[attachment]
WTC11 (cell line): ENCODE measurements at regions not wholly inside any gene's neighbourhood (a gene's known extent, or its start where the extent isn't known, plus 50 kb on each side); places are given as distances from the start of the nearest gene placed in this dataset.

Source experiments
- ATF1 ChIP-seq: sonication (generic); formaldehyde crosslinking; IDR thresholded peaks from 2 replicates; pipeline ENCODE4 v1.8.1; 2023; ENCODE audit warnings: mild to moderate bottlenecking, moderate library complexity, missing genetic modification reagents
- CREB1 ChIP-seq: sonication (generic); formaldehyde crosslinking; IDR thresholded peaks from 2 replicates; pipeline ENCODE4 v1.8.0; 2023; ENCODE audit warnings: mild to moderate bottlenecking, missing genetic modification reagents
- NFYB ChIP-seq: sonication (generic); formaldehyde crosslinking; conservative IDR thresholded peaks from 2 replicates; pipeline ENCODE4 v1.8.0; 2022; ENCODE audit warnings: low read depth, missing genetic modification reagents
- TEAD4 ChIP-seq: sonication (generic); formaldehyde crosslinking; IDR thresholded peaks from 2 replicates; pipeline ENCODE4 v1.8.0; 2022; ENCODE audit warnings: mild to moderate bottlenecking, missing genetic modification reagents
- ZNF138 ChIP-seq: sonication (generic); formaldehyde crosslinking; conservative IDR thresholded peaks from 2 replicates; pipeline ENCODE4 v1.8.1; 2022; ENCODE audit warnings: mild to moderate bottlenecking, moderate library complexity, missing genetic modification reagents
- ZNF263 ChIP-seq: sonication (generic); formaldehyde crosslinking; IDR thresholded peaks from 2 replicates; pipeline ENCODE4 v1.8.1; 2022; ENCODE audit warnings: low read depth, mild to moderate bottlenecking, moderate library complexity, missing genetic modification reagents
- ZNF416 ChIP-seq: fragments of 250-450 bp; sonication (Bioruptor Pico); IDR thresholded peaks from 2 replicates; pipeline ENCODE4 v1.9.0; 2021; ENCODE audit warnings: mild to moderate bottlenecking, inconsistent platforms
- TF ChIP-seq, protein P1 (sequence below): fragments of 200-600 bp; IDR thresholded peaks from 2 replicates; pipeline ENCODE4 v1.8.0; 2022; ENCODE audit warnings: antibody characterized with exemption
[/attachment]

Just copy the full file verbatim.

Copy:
WTC11 (cell line): ENCODE measurements at regions not wholly inside any gene's neighbourhood (a gene's known extent, or its start where the extent isn't known, plus 50 kb on each side); places are given as distances from the start of the nearest gene placed in this dataset.

Source experiments
- ATF1 ChIP-seq: sonication (generic); formaldehyde crosslinking; IDR thresholded peaks from 2 replicates; pipeline ENCODE4 v1.8.1; 2023; ENCODE audit warnings: mild to moderate bottlenecking, moderate library complexity, missing genetic modification reagents
- CREB1 ChIP-seq: sonication (generic); formaldehyde crosslinking; IDR thresholded peaks from 2 replicates; pipeline ENCODE4 v1.8.0; 2023; ENCODE audit warnings: mild to moderate bottlenecking, missing genetic modification reagents
- NFYB ChIP-seq: sonication (generic); formaldehyde crosslinking; conservative IDR thresholded peaks from 2 replicates; pipeline ENCODE4 v1.8.0; 2022; ENCODE audit warnings: low read depth, missing genetic modification reagents
- TEAD4 ChIP-seq: sonication (generic); formaldehyde crosslinking; IDR thresholded peaks from 2 replicates; pipeline ENCODE4 v1.8.0; 2022; ENCODE audit warnings: mild to moderate bottlenecking, missing genetic modification reagents
- ZNF138 ChIP-seq: sonication (generic); formaldehyde crosslinking; conservative IDR thresholded peaks from 2 replicates; pipeline ENCODE4 v1.8.1; 2022; ENCODE audit warnings: mild to moderate bottlenecking, moderate library complexity, missing genetic modification reagents
- ZNF263 ChIP-seq: sonication (generic); formaldehyde crosslinking; IDR thresholded peaks from 2 replicates; pipeline ENCODE4 v1.8.1; 2022; ENCODE audit warnings: low read depth, mild to moderate bottlenecking, moderate library complexity, missing genetic modification reagents
- ZNF416 ChIP-seq: fragments of 250-450 bp; sonication (Bioruptor Pico); IDR thresholded peaks from 2 replicates; pipeline ENCODE4 v1.9.0; 2021; ENCODE audit warnings: mild to moderate bottlenecking, inconsistent platforms
- TF ChIP-seq, protein P1 (sequence below): fragments of 200-600 bp; IDR thresholded peaks from 2 replicates; pipeline ENCODE4 v1.8.0; 2022; ENCODE audit warnings: antibody characterized with exemption